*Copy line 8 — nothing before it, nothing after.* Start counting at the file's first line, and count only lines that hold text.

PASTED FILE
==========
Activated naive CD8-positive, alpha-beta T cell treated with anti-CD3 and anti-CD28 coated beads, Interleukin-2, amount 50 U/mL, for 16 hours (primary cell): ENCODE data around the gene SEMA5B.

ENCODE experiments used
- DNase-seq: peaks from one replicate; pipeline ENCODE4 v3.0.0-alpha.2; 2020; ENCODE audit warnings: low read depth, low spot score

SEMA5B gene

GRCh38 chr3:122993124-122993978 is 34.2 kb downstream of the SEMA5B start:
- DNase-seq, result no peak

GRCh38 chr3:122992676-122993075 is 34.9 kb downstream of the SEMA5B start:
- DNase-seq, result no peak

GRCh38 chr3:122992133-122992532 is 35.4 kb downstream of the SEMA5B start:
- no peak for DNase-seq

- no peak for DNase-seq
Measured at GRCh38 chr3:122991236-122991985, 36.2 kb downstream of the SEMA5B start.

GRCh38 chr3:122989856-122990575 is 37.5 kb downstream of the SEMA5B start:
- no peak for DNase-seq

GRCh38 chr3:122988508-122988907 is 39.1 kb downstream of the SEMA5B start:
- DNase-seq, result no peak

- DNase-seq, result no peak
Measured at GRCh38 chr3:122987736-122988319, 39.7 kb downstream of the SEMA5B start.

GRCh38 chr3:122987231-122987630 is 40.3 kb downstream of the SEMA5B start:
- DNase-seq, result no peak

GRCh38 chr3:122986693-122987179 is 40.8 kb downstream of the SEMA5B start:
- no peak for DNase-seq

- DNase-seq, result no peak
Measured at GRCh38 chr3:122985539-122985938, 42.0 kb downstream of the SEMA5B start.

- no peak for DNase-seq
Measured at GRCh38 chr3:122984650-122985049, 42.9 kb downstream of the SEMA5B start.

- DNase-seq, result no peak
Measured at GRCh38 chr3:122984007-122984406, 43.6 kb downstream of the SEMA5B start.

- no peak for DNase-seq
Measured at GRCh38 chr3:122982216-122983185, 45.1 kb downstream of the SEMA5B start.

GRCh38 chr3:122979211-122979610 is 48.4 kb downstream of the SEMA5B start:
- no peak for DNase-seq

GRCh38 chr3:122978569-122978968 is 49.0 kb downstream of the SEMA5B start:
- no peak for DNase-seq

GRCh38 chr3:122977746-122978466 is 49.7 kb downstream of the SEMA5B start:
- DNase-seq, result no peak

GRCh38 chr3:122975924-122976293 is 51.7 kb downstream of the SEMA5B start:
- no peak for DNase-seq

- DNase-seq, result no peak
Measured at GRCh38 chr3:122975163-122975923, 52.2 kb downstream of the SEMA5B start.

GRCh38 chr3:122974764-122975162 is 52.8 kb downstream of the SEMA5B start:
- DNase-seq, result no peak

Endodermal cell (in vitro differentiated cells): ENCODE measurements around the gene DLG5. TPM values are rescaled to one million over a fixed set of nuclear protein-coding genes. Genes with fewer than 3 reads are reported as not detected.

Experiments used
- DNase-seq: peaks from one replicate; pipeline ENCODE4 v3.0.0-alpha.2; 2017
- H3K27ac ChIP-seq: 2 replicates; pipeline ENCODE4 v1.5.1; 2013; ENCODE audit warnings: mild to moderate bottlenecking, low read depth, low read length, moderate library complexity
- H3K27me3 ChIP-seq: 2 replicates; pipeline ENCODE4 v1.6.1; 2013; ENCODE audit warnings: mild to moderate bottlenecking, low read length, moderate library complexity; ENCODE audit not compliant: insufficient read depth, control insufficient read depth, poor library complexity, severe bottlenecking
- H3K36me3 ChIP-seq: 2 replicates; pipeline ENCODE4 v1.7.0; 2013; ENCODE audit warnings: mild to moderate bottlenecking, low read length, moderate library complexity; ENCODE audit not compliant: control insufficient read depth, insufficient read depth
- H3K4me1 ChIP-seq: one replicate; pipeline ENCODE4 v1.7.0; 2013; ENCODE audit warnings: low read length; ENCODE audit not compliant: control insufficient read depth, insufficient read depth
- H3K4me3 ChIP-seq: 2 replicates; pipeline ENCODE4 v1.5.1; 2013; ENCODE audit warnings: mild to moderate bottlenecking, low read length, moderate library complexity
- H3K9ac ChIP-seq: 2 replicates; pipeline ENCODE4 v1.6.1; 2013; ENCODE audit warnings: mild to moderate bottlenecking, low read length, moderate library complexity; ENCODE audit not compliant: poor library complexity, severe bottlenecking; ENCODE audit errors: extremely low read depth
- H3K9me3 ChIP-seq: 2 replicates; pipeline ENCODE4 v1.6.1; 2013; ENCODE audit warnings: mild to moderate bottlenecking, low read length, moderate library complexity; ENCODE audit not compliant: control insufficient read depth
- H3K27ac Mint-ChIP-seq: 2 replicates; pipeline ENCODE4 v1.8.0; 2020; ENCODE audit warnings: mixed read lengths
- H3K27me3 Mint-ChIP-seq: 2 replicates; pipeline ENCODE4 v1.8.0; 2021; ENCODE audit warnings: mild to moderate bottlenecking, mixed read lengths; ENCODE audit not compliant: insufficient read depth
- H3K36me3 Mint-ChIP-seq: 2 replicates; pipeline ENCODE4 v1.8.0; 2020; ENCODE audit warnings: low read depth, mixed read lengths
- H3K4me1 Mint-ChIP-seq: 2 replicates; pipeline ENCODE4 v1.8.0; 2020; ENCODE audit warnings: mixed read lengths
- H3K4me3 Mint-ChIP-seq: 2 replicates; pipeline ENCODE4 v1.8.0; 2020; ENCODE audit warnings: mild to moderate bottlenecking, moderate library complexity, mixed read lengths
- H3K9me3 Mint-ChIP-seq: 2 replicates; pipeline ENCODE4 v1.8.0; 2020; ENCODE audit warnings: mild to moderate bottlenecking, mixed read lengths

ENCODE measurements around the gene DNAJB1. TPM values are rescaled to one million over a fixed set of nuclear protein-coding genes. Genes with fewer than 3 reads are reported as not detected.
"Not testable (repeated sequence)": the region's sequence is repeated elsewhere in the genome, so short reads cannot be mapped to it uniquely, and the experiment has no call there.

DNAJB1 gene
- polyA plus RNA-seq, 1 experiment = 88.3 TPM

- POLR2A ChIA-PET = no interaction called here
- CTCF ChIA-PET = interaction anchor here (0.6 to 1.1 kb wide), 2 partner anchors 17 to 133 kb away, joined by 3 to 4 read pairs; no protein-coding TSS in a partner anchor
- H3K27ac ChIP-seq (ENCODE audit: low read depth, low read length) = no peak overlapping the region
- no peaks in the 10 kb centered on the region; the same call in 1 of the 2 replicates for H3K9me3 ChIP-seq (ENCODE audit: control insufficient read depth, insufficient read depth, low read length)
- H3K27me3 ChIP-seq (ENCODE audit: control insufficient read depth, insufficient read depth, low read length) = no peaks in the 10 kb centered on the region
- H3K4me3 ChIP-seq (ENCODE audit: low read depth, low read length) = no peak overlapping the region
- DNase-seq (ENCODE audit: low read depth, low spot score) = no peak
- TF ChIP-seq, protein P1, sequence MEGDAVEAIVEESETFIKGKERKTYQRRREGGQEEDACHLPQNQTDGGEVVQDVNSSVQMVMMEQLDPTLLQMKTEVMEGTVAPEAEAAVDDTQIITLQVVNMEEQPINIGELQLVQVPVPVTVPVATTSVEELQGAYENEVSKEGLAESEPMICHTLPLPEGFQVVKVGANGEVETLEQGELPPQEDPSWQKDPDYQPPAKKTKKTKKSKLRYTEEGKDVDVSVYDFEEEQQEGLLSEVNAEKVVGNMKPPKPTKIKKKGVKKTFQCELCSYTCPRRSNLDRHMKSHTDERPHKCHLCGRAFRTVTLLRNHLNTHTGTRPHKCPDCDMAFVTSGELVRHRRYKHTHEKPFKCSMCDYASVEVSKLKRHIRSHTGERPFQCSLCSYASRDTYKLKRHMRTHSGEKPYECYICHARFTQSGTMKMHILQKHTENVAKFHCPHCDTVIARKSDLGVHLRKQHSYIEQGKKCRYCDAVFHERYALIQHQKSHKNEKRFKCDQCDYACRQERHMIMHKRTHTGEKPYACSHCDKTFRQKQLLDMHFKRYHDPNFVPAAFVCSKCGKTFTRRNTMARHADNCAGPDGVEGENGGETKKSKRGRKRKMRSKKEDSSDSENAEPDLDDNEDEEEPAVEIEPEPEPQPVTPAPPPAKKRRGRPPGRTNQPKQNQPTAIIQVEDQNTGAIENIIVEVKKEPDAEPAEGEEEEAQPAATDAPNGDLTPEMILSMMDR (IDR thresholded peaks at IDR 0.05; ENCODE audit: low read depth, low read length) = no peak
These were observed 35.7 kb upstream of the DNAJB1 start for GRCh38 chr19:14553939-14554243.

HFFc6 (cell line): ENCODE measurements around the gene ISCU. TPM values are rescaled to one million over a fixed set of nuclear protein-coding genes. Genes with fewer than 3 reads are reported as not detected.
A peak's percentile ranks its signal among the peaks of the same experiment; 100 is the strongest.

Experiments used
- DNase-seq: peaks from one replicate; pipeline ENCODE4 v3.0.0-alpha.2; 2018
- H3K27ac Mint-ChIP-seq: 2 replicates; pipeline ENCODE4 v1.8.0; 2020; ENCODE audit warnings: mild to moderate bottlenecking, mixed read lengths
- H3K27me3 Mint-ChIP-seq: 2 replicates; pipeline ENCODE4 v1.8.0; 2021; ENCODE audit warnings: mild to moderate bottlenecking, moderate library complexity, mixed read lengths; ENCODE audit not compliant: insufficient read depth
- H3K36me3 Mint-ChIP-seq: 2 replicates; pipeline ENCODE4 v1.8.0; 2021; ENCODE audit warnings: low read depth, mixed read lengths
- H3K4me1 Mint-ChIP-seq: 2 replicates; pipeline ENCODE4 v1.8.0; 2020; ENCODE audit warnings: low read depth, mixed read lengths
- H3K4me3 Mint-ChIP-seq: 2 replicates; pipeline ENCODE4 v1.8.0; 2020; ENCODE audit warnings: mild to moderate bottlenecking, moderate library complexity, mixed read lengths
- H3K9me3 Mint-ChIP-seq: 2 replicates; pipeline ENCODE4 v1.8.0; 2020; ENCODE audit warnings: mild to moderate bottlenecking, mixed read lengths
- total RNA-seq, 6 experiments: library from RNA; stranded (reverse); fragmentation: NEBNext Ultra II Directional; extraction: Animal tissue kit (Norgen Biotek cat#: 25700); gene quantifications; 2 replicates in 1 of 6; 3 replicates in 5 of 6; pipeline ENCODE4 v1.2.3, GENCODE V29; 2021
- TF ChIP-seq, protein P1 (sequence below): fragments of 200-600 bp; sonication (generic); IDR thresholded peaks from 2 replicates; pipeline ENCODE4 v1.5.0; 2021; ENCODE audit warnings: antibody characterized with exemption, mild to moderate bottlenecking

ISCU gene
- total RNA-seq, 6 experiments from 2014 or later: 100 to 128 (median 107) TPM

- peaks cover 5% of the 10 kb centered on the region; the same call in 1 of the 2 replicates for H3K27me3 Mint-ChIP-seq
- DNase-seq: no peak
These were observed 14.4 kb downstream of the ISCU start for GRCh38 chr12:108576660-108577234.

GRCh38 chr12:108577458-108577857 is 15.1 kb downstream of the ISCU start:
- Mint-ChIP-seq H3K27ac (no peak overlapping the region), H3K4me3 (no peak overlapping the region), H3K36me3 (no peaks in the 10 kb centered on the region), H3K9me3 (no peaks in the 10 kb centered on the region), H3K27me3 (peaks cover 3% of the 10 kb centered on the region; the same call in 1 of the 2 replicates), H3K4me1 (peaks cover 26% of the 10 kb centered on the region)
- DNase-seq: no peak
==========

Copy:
- DNase-seq, result no peak